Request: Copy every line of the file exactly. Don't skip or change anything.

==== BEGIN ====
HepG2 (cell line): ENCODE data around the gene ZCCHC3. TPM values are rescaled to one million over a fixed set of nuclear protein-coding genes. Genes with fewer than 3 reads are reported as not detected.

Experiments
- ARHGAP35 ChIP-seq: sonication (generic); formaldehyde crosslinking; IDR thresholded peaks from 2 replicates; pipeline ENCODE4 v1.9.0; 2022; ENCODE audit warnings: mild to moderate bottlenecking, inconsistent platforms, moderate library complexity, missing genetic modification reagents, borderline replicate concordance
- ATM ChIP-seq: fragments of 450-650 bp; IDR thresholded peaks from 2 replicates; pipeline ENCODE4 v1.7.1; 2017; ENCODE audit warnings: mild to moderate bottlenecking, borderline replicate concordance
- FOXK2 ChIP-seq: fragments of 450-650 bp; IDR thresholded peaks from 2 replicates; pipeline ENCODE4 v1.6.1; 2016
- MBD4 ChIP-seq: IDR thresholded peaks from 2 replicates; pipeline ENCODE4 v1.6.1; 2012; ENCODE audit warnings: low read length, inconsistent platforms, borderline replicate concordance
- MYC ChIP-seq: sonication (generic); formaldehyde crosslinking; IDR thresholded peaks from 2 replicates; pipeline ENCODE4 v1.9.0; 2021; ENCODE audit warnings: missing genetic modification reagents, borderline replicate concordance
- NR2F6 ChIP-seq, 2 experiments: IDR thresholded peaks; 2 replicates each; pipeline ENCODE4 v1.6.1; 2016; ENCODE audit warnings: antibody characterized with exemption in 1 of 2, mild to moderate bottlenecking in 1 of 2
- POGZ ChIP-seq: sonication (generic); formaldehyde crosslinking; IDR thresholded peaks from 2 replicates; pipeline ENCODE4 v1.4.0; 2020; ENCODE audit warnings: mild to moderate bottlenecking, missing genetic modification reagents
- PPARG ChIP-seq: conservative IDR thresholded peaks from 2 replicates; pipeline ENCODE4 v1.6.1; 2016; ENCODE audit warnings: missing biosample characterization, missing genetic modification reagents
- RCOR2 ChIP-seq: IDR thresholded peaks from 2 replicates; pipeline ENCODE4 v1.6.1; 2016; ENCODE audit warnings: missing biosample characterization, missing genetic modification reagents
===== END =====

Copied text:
HepG2 (cell line): ENCODE data around the gene ZCCHC3. TPM values are rescaled to one million over a fixed set of nuclear protein-coding genes. Genes with fewer than 3 reads are reported as not detected.

Experiments
- ARHGAP35 ChIP-seq: sonication (generic); formaldehyde crosslinking; IDR thresholded peaks from 2 replicates; pipeline ENCODE4 v1.9.0; 2022; ENCODE audit warnings: mild to moderate bottlenecking, inconsistent platforms, moderate library complexity, missing genetic modification reagents, borderline replicate concordance
- ATM ChIP-seq: fragments of 450-650 bp; IDR thresholded peaks from 2 replicates; pipeline ENCODE4 v1.7.1; 2017; ENCODE audit warnings: mild to moderate bottlenecking, borderline replicate concordance
- FOXK2 ChIP-seq: fragments of 450-650 bp; IDR thresholded peaks from 2 replicates; pipeline ENCODE4 v1.6.1; 2016
- MBD4 ChIP-seq: IDR thresholded peaks from 2 replicates; pipeline ENCODE4 v1.6.1; 2012; ENCODE audit warnings: low read length, inconsistent platforms, borderline replicate concordance
- MYC ChIP-seq: sonication (generic); formaldehyde crosslinking; IDR thresholded peaks from 2 replicates; pipeline ENCODE4 v1.9.0; 2021; ENCODE audit warnings: missing genetic modification reagents, borderline replicate concordance
- NR2F6 ChIP-seq, 2 experiments: IDR thresholded peaks; 2 replicates each; pipeline ENCODE4 v1.6.1; 2016; ENCODE audit warnings: antibody characterized with exemption in 1 of 2, mild to moderate bottlenecking in 1 of 2
- POGZ ChIP-seq: sonication (generic); formaldehyde crosslinking; IDR thresholded peaks from 2 replicates; pipeline ENCODE4 v1.4.0; 2020; ENCODE audit warnings: mild to moderate bottlenecking, missing genetic modification reagents
- PPARG ChIP-seq: conservative IDR thresholded peaks from 2 replicates; pipeline ENCODE4 v1.6.1; 2016; ENCODE audit warnings: missing biosample characterization, missing genetic modification reagents
- RCOR2 ChIP-seq: IDR thresholded peaks from 2 replicates; pipeline ENCODE4 v1.6.1; 2016; ENCODE audit warnings: missing biosample characterization, missing genetic modification reagents